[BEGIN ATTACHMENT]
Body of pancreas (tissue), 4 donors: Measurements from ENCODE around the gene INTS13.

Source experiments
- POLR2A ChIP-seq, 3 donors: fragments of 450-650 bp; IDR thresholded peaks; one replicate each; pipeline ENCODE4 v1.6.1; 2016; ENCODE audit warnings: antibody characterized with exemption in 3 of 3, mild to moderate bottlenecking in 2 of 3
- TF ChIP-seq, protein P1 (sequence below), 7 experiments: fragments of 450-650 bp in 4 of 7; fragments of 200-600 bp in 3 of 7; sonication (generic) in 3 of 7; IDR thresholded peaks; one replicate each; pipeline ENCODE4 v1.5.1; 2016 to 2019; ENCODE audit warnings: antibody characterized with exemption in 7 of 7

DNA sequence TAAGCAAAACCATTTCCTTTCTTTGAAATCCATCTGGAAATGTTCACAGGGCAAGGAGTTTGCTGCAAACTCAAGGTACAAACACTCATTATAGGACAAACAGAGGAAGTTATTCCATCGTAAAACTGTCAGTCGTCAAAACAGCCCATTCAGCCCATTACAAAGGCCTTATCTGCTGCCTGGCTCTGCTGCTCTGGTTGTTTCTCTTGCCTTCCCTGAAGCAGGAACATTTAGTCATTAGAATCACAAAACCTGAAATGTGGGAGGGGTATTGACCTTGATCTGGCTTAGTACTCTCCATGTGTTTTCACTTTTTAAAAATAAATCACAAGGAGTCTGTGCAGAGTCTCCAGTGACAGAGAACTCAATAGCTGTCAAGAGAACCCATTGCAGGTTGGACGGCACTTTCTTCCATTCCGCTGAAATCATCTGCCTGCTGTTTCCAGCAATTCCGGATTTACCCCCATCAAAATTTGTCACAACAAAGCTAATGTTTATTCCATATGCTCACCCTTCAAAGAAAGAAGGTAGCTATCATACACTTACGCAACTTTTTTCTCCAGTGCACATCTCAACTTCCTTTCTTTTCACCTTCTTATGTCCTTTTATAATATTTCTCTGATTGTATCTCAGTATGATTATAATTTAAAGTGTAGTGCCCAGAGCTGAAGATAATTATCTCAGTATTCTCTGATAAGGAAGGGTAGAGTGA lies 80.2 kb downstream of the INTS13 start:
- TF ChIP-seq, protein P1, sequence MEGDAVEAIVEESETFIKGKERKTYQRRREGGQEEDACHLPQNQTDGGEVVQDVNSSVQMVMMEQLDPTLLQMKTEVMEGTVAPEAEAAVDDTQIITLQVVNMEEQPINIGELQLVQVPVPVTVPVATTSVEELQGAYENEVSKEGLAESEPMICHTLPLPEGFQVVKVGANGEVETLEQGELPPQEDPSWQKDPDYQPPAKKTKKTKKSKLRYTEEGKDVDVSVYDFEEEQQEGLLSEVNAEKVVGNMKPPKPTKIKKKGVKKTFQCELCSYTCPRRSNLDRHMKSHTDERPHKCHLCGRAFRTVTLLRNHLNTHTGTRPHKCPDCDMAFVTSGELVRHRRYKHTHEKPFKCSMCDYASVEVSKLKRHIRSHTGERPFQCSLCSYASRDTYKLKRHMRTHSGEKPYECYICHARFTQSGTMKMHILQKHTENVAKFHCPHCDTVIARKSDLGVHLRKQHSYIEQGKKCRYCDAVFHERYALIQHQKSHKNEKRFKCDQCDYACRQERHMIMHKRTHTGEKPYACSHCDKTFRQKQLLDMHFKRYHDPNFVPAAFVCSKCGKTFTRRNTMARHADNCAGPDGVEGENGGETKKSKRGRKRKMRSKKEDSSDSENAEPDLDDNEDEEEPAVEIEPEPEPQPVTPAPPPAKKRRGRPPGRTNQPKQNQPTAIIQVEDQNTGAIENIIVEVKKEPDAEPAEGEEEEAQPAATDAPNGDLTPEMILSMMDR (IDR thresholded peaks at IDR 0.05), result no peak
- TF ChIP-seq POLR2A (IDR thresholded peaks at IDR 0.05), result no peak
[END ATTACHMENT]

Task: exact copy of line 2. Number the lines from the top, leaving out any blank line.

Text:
Source experiments